Interview Synopsis

Formula 1 Teams – business model analysis and investment opportunities

  • Private Equity
  • Consumer
  • North America

As the Formula 1 season heats up, so too is investment in the sport. Earlier this month, it was reported that Calvin Lo, chief executive of insurance broker RE Lee International, is looking at F1 investment opportunities, following in the footsteps of Dorilton Capital and MSP Sports Capital.* According to a former executive at Williams Grand Prix Engineering Ltd (Williams Racing), “buy at the bottom” remains a good mantra for anyone looking to invest in the sport.

Formula 1 promises investors a ride in the fast lane

In an Interview with Third Bridge Forum, the specialist began by evaluating two recent F1 investment deals  – Dorilton’s acquisition of Williams Racing and MSP’s 33% investment in McLaren. They told us Dorilton would have been attracted to Williams given the team’s “long-term decline” but nevertheless “significant skills…facilities” and “quintessential British brand”. However, the specialist “doesn’t understand” MSP’s investment in McLaren given the limited synergies between the two – although this could change if MSP instigates a full buy-out.

The specialist also deconstructed the different teams by their financial performance. They told us classic sole manufacturers such as Williams, AlphaTauri and Alfa Romeo are financially “precarious” due to the teams’ limited resources impacting their ability to earn prize money and sponsorships. McLaren, Alpine and Aston Martin were described by the specialist as “midfield” teams that are also likely making a loss – the only outlier being Haas due to its different business model. The highest tier, according to the specialist, includes Ferrari, Mercedes and Red Bull. They said that all three teams could run at a profit but currently do not.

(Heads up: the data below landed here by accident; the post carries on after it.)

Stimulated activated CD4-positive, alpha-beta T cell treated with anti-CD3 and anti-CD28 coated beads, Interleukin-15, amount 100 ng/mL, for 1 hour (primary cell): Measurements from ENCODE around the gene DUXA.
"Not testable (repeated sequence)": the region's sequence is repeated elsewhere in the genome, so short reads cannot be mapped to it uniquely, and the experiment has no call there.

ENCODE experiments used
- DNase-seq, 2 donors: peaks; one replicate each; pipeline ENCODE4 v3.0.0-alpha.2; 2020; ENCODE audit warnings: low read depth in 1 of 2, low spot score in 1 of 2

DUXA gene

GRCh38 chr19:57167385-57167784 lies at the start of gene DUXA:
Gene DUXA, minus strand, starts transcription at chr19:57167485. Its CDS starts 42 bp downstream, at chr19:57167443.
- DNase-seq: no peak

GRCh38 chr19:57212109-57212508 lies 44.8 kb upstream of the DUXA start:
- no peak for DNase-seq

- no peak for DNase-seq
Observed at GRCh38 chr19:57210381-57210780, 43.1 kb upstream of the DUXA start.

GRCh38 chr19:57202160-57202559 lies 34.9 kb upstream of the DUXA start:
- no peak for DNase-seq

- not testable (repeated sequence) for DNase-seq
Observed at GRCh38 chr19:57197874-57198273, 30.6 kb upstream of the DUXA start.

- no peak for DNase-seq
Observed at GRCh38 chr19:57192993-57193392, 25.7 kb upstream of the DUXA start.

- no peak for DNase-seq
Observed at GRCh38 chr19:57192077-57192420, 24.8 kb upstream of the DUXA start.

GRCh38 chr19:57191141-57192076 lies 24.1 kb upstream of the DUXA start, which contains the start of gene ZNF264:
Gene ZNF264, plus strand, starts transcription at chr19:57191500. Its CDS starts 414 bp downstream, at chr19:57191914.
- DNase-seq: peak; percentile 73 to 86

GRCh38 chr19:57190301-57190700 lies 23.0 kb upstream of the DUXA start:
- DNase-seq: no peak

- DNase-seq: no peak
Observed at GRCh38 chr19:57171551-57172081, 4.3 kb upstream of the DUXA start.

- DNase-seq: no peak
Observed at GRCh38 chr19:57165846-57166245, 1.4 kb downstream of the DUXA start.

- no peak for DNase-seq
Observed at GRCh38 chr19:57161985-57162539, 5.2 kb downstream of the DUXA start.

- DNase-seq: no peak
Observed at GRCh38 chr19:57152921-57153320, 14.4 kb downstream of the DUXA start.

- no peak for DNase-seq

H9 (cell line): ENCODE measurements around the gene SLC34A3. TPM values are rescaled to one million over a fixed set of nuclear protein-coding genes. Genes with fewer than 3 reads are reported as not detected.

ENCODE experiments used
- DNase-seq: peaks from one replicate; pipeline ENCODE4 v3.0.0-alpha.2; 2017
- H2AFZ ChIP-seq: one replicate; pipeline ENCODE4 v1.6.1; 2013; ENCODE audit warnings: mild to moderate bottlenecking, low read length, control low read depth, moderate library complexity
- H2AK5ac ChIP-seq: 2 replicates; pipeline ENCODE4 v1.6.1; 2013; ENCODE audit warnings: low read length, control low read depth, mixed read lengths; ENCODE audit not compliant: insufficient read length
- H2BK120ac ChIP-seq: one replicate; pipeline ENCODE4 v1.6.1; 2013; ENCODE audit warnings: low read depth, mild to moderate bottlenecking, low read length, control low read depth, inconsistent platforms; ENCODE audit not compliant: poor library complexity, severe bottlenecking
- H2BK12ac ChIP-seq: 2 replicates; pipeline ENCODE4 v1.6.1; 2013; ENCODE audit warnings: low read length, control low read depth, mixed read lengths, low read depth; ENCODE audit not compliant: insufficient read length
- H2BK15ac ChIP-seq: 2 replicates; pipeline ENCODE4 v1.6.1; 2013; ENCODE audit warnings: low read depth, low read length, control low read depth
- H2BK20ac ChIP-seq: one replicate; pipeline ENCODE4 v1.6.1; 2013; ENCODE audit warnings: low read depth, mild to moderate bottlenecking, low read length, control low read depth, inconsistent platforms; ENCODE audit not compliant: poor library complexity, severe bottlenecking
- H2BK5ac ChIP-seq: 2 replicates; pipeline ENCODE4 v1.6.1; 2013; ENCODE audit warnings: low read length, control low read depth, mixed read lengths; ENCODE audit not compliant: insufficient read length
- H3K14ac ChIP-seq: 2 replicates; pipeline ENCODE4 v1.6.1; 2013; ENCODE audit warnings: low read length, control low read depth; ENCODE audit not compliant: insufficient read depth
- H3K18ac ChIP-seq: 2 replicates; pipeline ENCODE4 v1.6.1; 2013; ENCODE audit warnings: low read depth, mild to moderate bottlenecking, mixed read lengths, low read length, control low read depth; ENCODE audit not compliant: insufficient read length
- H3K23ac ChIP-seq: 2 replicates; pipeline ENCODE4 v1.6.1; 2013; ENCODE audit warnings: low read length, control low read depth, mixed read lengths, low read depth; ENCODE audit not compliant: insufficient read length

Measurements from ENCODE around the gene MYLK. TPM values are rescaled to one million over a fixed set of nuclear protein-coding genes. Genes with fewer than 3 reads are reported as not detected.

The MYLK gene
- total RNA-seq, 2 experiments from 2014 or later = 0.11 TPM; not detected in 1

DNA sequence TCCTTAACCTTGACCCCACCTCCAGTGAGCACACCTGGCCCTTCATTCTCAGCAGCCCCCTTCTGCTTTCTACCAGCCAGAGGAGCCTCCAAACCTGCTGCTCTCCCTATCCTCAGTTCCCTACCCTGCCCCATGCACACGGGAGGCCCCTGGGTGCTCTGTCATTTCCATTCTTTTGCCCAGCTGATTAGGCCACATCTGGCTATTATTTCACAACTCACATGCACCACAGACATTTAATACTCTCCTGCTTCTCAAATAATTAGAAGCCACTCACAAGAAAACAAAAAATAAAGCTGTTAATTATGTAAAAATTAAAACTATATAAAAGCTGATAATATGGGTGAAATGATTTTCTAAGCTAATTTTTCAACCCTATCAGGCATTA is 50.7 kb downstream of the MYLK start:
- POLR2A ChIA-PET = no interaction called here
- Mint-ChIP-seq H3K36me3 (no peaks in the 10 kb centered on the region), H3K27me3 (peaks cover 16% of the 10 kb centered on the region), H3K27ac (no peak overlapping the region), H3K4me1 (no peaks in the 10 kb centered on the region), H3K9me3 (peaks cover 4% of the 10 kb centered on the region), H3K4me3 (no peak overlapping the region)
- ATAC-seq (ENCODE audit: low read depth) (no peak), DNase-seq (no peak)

Meanwhile, the specialist said it would be “extremely challenging” to start a new F1 team, with USD 200m the minimum needed. After breaking down the costs of running a team, the specialist told us it would be more beneficial to invest in an underperforming team that has both human and physical capital. They also emphasised that a “quality” HR department would be a “significant determinant of success”. 

However, the specialist also erred on the side of caution regarding any Formula 1 investment. While they said the sport “is growing”, they acknowledged that to see significant returns investors would need to invest in an F1 team for a minimum of 5-10 years, and that those returns are likely to come through tie-ups with other companies that wish to be associated with the brand – not the team’s performance itself. 

They also warned that the current macroeconomic environment would affect F1, and that the “significant investment of money, time [and] management” made it risky – much like the sport itself. 

Click here to access all the human insights in Third Bridge Forum’s “Formula One Teams – Business Model Analysis & Investment Opportunities” Interview.

* Reuters

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The information used in compiling this document has been obtained by Third Bridge from experts participating in Forum Interviews. Third Bridge does not warrant the accuracy of the information and has not independently verified it. It should not be regarded as a trade recommendation or form the basis of any investment decision.

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